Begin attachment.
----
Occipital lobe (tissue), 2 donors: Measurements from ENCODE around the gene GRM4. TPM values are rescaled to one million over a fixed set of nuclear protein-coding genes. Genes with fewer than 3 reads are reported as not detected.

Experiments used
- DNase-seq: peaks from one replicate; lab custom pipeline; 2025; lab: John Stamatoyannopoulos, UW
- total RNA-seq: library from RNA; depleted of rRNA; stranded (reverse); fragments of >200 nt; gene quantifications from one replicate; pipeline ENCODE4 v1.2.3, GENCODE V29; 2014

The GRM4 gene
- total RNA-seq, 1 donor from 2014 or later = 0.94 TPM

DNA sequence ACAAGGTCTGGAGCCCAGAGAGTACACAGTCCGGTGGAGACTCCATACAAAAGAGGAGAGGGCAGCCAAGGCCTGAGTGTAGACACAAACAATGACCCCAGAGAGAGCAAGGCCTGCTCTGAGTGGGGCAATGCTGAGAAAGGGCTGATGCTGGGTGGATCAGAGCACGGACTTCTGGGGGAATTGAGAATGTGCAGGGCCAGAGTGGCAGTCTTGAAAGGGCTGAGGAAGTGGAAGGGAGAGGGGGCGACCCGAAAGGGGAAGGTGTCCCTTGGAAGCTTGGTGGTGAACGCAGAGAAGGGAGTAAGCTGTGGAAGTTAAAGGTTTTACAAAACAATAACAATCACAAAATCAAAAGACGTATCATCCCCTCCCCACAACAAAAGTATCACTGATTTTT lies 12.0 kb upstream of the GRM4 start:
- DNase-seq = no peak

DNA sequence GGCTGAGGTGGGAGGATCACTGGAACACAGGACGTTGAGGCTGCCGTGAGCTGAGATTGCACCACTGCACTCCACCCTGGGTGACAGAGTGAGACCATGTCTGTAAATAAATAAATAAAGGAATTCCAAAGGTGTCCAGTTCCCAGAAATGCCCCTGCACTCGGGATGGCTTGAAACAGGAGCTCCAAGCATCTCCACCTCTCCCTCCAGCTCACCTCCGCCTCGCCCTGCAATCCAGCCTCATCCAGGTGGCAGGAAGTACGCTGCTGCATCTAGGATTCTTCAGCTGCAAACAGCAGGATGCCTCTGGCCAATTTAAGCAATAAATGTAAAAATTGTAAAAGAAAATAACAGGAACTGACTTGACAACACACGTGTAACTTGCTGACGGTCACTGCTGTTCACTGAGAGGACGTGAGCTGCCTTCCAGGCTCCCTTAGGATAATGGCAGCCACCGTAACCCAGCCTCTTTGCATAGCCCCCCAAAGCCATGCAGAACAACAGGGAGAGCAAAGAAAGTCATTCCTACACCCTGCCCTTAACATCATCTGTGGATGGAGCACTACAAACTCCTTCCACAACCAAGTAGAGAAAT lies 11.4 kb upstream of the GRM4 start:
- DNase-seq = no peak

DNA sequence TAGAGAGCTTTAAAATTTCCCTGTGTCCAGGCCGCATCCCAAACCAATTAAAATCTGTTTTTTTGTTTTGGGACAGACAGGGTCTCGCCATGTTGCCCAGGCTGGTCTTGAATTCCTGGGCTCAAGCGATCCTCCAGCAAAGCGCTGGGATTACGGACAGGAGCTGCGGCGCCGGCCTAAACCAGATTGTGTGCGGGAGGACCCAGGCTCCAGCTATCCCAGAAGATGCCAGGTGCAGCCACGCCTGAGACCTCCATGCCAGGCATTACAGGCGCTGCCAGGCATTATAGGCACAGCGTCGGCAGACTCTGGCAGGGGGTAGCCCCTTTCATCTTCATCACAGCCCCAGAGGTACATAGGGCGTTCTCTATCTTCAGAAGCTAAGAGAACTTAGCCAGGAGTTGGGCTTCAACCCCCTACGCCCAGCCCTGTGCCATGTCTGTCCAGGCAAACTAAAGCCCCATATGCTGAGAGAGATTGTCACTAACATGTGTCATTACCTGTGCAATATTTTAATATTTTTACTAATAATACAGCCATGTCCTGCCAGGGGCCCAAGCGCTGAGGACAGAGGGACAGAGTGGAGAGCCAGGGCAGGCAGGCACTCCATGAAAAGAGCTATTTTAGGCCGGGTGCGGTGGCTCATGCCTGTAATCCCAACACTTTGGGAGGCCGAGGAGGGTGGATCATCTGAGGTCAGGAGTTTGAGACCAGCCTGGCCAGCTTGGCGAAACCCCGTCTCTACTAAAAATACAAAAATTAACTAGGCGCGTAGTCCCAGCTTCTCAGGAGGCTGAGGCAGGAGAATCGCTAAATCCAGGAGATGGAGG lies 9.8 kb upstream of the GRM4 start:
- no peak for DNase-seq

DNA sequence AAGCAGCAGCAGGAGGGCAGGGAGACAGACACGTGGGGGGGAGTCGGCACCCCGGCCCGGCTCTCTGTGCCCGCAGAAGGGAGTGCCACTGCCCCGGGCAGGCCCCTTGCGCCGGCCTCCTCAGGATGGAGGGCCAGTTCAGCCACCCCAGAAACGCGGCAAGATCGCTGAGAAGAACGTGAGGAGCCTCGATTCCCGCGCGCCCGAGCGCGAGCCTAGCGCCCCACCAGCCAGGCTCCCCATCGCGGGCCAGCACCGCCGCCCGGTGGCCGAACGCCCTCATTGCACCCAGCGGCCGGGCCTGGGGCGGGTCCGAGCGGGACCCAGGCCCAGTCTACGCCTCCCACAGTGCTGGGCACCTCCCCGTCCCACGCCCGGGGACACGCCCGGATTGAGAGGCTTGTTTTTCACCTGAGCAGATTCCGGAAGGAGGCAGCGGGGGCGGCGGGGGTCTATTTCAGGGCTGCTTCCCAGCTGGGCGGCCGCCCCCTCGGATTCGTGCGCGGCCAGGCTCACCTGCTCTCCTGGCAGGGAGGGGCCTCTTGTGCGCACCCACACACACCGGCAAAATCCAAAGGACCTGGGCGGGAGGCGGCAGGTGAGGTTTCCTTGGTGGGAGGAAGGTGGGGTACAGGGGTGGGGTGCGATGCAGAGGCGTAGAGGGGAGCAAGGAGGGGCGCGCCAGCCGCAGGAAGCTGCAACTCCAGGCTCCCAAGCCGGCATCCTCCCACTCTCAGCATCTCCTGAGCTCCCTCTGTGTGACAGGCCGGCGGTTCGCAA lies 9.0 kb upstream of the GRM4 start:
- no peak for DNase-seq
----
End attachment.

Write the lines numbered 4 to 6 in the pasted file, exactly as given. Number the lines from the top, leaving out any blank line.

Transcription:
- total RNA-seq: library from RNA; depleted of rRNA; stranded (reverse); fragments of >200 nt; gene quantifications from one replicate; pipeline ENCODE4 v1.2.3, GENCODE V29; 2014

The GRM4 gene
- total RNA-seq, 1 donor from 2014 or later = 0.94 TPM